Careers rarely develop the way we plan them. Our career path often takes many twists and turns, with particular events, choices and people influencing our direction.

We asked Nan Hu from An Garda Síochána to give some advice for people considering this job:

Nan Hu

Garda

An Garda Síochána

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Nan Hu
I would advise those considering the job to be patient and to be good at what you are doing and when the opportunity comes to join An Garda Siochana just take it!.

If you are part of a minority group in Ireland and considering joining An Garda Síochána then my advice to you is to go for it because as a foreign national working in the organisation I promise there is no discrimination in An Garda Síochána.
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Realist?
Realist
Realists are usually interested in 'things' - such as buildings, mechanics, equipment, tools, electronics etc. Their primary focus is dealing with these - as in building, fixing, operating or designing them. Involvement in these areas leads to high manual skills, or a fine aptitude for practical design - as found in the various forms of engineering.

Realists like to find practical solutions to problems using tools, technology and skilled work. Realists usually prefer to be active in their work environment, often do most of their work alone, and enjoy taking decisive action with a minimum amount of discussion and paperwork.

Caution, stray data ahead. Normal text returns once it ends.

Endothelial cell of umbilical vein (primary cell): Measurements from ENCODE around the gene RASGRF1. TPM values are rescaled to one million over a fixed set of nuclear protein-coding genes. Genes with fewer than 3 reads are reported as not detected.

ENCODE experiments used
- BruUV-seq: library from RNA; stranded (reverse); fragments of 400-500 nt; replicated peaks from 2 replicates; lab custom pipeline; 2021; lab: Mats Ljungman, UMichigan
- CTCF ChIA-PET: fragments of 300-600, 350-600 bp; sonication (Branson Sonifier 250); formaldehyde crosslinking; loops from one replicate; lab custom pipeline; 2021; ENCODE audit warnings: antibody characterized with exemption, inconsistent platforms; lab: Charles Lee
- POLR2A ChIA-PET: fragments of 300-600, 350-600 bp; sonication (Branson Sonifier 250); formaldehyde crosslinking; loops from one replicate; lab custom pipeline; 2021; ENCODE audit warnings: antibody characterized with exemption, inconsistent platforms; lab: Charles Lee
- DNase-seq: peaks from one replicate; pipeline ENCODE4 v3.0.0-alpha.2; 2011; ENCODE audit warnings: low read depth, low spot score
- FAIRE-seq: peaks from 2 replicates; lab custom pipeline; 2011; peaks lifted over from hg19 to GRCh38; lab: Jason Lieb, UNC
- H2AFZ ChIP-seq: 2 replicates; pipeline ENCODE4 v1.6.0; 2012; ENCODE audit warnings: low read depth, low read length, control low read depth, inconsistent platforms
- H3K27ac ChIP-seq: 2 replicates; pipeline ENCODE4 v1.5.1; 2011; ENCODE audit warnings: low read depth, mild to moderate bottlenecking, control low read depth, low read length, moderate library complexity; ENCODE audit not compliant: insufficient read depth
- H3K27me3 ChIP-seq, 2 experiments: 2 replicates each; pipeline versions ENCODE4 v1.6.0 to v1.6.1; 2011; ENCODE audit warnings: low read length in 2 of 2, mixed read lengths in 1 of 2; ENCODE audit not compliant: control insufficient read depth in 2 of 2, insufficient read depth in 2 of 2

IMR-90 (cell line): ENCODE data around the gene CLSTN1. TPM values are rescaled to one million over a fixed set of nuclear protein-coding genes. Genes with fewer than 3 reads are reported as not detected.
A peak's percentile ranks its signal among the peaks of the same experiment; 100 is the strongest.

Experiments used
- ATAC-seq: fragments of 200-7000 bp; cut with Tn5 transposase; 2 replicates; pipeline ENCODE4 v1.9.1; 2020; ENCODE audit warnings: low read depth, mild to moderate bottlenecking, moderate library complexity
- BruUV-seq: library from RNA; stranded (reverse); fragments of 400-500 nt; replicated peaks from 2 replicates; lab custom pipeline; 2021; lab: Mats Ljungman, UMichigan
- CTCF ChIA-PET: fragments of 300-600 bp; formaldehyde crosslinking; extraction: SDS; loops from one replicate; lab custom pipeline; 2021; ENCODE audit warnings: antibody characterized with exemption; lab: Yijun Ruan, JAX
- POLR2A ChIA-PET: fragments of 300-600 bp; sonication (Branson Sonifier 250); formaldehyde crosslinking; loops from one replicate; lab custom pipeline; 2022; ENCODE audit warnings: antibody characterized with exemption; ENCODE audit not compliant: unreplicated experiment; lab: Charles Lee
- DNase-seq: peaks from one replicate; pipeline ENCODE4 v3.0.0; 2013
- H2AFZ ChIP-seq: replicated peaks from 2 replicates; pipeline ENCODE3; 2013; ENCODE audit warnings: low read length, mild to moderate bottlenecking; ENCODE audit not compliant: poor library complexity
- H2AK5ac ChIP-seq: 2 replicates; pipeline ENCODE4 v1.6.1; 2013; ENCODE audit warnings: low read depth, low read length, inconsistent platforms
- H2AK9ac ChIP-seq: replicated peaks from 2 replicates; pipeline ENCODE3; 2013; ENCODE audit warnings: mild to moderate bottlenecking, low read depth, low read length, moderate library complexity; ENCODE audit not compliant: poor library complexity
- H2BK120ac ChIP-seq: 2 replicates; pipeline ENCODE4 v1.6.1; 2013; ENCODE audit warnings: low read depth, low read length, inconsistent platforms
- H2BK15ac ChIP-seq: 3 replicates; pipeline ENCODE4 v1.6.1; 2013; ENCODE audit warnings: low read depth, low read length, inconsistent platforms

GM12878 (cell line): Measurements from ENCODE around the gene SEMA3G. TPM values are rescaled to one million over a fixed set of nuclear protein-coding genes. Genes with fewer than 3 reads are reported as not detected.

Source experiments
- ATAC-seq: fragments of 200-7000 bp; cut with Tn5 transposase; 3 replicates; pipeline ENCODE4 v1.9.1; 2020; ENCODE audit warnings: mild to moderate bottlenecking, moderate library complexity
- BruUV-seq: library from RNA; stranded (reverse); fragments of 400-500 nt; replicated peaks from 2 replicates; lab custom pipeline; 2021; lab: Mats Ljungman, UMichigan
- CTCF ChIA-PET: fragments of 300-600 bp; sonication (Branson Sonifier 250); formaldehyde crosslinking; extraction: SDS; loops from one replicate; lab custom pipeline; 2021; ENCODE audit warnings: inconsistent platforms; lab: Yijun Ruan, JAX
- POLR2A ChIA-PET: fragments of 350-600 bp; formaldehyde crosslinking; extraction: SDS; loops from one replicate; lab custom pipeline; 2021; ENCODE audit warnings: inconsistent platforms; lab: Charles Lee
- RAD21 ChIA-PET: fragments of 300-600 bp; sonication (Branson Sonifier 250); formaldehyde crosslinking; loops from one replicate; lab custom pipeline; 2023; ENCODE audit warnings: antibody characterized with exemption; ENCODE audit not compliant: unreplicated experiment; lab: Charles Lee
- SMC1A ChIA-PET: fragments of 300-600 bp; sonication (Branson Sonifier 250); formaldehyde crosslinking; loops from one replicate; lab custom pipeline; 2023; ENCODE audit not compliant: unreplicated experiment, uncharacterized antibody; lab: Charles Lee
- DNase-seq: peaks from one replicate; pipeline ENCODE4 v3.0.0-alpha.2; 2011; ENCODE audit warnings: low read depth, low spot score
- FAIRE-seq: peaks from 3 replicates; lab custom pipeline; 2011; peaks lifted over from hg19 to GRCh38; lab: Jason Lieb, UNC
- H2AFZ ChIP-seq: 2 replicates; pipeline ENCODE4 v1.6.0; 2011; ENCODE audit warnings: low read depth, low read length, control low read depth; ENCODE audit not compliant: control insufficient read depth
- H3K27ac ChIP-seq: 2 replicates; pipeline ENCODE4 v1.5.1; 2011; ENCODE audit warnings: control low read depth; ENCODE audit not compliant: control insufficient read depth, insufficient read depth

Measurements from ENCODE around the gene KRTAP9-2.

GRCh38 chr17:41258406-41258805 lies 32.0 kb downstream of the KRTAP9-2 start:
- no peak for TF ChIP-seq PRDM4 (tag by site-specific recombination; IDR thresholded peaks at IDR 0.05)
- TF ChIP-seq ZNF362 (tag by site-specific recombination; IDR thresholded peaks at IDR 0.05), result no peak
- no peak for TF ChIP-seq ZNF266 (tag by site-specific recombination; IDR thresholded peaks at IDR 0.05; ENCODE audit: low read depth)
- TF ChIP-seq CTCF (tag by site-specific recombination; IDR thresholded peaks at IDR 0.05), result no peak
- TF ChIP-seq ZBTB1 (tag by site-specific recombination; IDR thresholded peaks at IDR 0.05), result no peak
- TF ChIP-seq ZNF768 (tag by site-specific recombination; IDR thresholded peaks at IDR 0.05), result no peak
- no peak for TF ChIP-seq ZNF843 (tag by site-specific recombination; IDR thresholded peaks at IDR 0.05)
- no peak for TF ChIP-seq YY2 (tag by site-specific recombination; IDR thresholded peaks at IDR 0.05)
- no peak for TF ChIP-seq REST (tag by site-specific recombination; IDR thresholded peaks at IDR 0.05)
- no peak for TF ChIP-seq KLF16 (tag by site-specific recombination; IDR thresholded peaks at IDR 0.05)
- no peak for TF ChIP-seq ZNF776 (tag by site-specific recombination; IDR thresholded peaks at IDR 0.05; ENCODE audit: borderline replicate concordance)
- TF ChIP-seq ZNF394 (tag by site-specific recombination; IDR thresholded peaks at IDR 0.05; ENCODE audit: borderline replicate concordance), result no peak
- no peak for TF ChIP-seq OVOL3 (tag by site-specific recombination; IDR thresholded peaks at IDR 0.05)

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Supported Routes to College

Supported access routes to college are about raising third level participation rates among people from under-represented groups.

Two such initiatives for school-leavers who are applying to college through the CAO system are DARE and HEAR.

DARE is the disability access route to third level. It is a college and university admissions scheme which offers places on a reduced points basis to school leavers under 23 years old with a disability.

Full details of DARE.

HEAR is an admissions route into college for school leavers who, for social, financial or cultural reasons, are under-represented in third level education. Colleges participating in the scheme set aside a quota of places with reduced points and make these available to eligible students.

Full details of HEAR.

ACCESS Programmes and Courses

For school leavers or other people who can't get to third level by the traditional routes, many Universities and Institutes of Technology across the country offer an ACCESS course or programme of some kind. Those who successfully complete an ACCESS programme may then be able to apply to the college for a place on a third level degree course.

ACCESS courses aim to provide participating students with the skills and knowledge needed for undertaking a full-time third level course and to make the whole process of transition to third level much easier. They also help students to identify and choose the third level course that is best suited to their particular interests and abilities.

An ACCESS Course is typically designed for people whose background education was limited by socio-economic circumstance and educational disadvantage and to support them in overcoming these barriers and succeeding at third level education.


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